In the book Bose-Einstein Condensation by Pitaevski, Lev; Petrovitch, and Sandro Stringari (Oxford University Press), the Hamiltonian for weakly interacting Bose gas reads as, $$H=\sum\dfrac{p^2}{2m}\hat{a}_p^\dagger \hat{a}_p+\dfrac{1}{2V}\sum_{p_1,p_2,q} V_q \hat{a}_{p_1+q}^\dagger \hat{a}_{p_2-q}^\dagger \hat{a}_{p_1} \hat{a}_{p_2}\tag{1}\label{1}$$ In the book they have assumed $V_q=V_0$ to be independent of $q$. Expanding the second term one can write the following, $$\dfrac{V_0}{2V} \hat{a}^\dagger_0 \hat{a}^\dagger_0 \hat{a}_0 \hat{a}_0+\dfrac{V_0}{2V}\sum_{q\neq0}(\hat{a}^\dagger_q\hat{a}_q+\hat{a}^\dagger_{-q}\hat{a}_{-q}+\hat{a}^\dagger_{q}\hat{a}^\dagger_{-q}+\hat{a}_{q}\hat{a}_{-q})\\ =\dfrac{V_0}{2V} \hat{a}^\dagger_0 \hat{a}^\dagger_0 \hat{a}_0 \hat{a}_0+\dfrac{V_0}{2V}\sum_{q\neq0}(2\hat{a}^\dagger_q\hat{a}_q+\hat{a}^\dagger_{q}\hat{a}^\dagger_{-q}+\hat{a}_{q}\hat{a}_{-q}) $$

However, in a thesis I saw $V_q$ was a function of $q$, although it was not specified what kind of function it was. In that case, the second term was expanded as follows, $$\begin{eqnarray} &&\dfrac{V_0}{2V} \hat{a}^\dagger_0 \hat{a}^\dagger_0 \hat{a}_0 \hat{a}_0+\dfrac{1}{2V}\sum_{q\neq0}[V_q(\hat{a}^\dagger_q\hat{a}_q+\hat{a}^\dagger_{-q}\hat{a}_{-q}+\hat{a}^\dagger_{q}\hat{a}^\dagger_{-q}+\hat{a}_{q}\hat{a}_{-q})]\tag{2}\label{2}\\ &=&\dfrac{V_0}{2V} \hat{a}^\dagger_0 \hat{a}^\dagger_0 \hat{a}_0 \hat{a}_0+\dfrac{1}{2V}\sum_{q\neq0}[V_q(2\hat{a}^\dagger_q\hat{a}_q+\hat{a}^\dagger_{q}\hat{a}^\dagger_{-q}+\hat{a}_{q}\hat{a}_{-q})]\tag{3}\label{3} \end{eqnarray} $$ My question: Is it valid to go from \eqref{2} to \eqref{3} even when $V_q$ may be of indefinite parity(neither purely even nor purely odd)? In short, is the following true if the operators are bosonic? $$\sum_{q\neq0}V_q(\hat{a}^\dagger_q\hat{a}_q+\hat{a}^\dagger_{-q}\hat{a}_{-q})=2\sum_{q\neq0}V_q\hat{a}^\dagger_q\hat{a}_q$$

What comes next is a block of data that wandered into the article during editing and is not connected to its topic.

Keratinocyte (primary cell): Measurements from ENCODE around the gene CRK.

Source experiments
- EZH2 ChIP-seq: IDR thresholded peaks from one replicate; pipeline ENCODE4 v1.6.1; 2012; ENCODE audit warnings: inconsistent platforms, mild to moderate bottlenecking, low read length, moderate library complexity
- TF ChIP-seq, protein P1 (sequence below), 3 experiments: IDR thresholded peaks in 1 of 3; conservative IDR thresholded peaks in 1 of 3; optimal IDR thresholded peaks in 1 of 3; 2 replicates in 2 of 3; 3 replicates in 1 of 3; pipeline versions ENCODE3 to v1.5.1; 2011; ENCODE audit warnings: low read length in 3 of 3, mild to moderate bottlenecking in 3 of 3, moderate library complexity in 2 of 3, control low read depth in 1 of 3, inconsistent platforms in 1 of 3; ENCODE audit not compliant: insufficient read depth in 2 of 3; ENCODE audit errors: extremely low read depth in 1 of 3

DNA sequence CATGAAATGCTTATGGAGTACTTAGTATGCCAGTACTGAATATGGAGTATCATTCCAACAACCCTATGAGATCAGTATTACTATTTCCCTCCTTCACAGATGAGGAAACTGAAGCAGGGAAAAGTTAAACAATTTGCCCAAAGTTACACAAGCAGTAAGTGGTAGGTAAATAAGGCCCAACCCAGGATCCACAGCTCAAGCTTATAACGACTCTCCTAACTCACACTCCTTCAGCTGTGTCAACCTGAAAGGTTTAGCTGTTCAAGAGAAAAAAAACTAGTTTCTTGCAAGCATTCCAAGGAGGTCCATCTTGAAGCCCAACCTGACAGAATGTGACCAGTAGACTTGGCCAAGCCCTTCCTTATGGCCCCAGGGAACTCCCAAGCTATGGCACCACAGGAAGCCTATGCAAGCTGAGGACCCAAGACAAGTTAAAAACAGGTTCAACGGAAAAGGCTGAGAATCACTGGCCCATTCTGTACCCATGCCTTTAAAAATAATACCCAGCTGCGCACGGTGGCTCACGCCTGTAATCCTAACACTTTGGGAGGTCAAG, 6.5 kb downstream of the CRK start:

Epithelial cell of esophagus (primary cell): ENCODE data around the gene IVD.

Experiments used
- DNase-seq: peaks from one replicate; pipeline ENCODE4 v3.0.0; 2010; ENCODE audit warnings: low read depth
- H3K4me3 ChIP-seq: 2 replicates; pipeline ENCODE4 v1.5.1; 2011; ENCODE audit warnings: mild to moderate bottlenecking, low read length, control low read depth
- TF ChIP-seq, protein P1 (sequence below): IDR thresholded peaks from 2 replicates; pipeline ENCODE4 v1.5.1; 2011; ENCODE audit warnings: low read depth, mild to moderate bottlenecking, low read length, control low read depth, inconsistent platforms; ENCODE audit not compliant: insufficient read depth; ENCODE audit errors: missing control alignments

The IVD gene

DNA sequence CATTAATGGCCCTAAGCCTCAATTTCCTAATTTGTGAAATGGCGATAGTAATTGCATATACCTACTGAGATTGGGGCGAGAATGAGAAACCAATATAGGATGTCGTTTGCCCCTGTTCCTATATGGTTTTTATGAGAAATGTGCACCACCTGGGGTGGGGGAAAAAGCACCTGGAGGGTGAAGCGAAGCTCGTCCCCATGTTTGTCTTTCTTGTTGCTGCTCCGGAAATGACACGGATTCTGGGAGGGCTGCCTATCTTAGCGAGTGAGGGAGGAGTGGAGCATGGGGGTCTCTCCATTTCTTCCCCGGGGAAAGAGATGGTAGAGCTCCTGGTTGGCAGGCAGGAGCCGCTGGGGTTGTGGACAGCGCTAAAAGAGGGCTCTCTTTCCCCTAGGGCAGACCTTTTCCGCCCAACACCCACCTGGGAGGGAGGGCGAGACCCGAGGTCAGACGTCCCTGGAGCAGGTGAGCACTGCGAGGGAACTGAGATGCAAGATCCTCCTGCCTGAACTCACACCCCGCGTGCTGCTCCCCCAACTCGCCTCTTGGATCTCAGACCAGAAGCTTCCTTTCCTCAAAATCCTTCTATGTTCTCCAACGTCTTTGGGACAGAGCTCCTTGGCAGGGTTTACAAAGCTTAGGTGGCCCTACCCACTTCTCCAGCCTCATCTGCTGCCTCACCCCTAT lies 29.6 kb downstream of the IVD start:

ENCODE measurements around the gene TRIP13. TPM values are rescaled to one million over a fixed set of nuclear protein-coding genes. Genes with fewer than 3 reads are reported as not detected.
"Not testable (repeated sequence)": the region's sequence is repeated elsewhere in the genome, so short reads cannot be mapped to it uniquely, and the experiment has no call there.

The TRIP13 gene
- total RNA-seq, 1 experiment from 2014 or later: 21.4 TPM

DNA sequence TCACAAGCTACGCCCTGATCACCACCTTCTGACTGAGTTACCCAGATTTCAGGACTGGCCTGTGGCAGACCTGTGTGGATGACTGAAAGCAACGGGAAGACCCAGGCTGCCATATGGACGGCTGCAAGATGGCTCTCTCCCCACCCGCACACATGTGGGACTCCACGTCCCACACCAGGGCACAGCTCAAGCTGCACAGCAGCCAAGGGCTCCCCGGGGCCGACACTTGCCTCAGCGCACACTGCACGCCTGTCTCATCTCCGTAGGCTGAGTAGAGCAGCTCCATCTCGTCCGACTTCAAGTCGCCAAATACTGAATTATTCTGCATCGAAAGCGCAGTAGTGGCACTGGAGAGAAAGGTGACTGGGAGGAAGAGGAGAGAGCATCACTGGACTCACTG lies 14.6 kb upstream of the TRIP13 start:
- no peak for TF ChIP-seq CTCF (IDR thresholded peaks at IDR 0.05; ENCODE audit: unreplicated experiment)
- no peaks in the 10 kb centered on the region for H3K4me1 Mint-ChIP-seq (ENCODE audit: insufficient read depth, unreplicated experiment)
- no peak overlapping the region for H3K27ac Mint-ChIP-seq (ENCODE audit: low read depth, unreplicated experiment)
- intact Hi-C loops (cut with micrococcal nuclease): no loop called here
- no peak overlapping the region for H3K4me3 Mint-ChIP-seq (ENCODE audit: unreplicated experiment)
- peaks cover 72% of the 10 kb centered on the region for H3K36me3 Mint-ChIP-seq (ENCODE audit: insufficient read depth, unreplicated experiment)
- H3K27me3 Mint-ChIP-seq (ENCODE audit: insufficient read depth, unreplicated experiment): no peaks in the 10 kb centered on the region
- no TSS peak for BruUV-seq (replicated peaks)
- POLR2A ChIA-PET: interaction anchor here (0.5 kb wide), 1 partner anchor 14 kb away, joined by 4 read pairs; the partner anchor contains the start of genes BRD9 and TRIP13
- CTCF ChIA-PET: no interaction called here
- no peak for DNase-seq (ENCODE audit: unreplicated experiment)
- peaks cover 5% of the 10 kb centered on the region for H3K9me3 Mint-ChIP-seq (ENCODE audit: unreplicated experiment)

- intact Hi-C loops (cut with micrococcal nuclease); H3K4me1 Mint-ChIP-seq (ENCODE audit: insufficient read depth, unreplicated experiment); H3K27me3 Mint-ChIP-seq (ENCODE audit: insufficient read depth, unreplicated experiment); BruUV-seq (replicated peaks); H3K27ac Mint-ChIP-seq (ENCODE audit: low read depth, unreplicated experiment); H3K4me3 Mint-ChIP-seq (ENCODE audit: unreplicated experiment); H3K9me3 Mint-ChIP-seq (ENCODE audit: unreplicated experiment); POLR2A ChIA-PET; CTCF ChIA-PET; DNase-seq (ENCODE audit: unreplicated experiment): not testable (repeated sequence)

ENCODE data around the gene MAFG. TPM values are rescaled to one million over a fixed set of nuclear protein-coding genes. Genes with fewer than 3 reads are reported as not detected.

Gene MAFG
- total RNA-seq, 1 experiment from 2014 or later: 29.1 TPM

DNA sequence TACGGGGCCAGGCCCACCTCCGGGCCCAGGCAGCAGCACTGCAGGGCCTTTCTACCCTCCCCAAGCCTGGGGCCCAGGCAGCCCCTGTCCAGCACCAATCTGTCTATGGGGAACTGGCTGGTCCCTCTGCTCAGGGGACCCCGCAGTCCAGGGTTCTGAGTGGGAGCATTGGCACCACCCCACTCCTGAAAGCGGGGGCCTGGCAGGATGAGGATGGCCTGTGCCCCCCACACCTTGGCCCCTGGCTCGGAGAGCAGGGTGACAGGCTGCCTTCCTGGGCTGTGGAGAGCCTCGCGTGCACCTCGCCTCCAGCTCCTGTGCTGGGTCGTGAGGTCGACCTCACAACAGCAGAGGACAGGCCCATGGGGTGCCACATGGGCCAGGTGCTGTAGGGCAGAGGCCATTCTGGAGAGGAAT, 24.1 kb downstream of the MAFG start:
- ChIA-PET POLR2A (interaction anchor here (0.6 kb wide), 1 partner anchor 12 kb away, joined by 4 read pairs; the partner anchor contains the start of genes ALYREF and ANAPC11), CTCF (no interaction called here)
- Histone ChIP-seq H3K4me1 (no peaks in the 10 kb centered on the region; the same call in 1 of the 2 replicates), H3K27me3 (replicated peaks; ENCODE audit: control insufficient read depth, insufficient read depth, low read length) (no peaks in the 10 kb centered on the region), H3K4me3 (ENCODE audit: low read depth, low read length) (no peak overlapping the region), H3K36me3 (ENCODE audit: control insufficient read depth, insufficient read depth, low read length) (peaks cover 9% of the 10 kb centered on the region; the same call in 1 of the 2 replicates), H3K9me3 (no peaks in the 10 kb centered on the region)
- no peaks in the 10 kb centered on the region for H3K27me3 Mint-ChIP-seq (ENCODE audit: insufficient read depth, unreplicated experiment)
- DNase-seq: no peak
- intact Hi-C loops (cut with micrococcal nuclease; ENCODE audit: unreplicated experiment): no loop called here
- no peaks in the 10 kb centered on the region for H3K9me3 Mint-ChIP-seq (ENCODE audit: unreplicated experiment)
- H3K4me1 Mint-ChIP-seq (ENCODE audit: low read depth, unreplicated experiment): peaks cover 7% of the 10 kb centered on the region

In the book "Bose-Einstein Condensation" (page 27) the author wrote that $V(\vec{r})$ is a two-body potential.

We can therefore assume that this potential only depends on the distance between particles $|\vec{r}|$ (I don't have in mind another possible kind of two-body potential). So we have $V(\vec{r})=V(-\vec{r})$. And for the Fourier transform (I do it in 1D for simplicity of notations) :

$\begin{align}V_{-q}&=\int\limits_{-\infty}^{+\infty}dxe^{+iqx}V(x)\\ &=\int\limits_{+\infty}^{-\infty}(-dx)e^{-iqx}V(-x) \\&= \int\limits_{-\infty}^{+\infty}dxe^{-iqx}V(x) \\ &=V_{q} \end{align}$

where I did the change of variable $x\rightarrow -x$ in the second line


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